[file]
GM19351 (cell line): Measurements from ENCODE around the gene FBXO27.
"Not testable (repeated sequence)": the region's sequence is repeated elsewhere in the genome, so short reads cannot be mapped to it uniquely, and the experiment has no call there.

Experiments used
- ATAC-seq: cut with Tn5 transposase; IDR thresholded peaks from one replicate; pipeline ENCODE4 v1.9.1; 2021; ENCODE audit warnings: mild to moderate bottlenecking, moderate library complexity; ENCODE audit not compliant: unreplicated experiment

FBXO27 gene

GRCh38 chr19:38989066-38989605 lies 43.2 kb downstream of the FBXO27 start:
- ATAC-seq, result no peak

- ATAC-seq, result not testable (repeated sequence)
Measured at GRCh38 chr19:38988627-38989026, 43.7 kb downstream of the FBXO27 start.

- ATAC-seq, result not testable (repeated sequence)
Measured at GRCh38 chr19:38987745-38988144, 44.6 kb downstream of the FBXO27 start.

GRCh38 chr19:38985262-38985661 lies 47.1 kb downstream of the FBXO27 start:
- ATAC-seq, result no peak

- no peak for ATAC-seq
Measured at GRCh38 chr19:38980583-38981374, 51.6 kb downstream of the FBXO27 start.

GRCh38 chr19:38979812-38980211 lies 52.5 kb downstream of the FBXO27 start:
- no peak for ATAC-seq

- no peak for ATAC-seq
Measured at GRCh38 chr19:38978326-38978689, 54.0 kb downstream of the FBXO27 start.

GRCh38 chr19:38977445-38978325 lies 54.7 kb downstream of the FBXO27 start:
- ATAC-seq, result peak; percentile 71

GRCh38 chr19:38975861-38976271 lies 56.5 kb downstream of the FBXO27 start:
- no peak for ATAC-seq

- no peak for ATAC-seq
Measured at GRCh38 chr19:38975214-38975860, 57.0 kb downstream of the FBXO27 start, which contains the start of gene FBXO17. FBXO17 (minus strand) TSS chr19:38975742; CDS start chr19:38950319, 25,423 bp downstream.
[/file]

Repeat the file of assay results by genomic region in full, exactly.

GM19351 (cell line): Measurements from ENCODE around the gene FBXO27.
"Not testable (repeated sequence)": the region's sequence is repeated elsewhere in the genome, so short reads cannot be mapped to it uniquely, and the experiment has no call there.

Experiments used
- ATAC-seq: cut with Tn5 transposase; IDR thresholded peaks from one replicate; pipeline ENCODE4 v1.9.1; 2021; ENCODE audit warnings: mild to moderate bottlenecking, moderate library complexity; ENCODE audit not compliant: unreplicated experiment

FBXO27 gene

GRCh38 chr19:38989066-38989605 lies 43.2 kb downstream of the FBXO27 start:
- ATAC-seq, result no peak

- ATAC-seq, result not testable (repeated sequence)
Measured at GRCh38 chr19:38988627-38989026, 43.7 kb downstream of the FBXO27 start.

- ATAC-seq, result not testable (repeated sequence)
Measured at GRCh38 chr19:38987745-38988144, 44.6 kb downstream of the FBXO27 start.

GRCh38 chr19:38985262-38985661 lies 47.1 kb downstream of the FBXO27 start:
- ATAC-seq, result no peak

- no peak for ATAC-seq
Measured at GRCh38 chr19:38980583-38981374, 51.6 kb downstream of the FBXO27 start.

GRCh38 chr19:38979812-38980211 lies 52.5 kb downstream of the FBXO27 start:
- no peak for ATAC-seq

- no peak for ATAC-seq
Measured at GRCh38 chr19:38978326-38978689, 54.0 kb downstream of the FBXO27 start.

GRCh38 chr19:38977445-38978325 lies 54.7 kb downstream of the FBXO27 start:
- ATAC-seq, result peak; percentile 71

GRCh38 chr19:38975861-38976271 lies 56.5 kb downstream of the FBXO27 start:
- no peak for ATAC-seq

- no peak for ATAC-seq
Measured at GRCh38 chr19:38975214-38975860, 57.0 kb downstream of the FBXO27 start, which contains the start of gene FBXO17. FBXO17 (minus strand) TSS chr19:38975742; CDS start chr19:38950319, 25,423 bp downstream.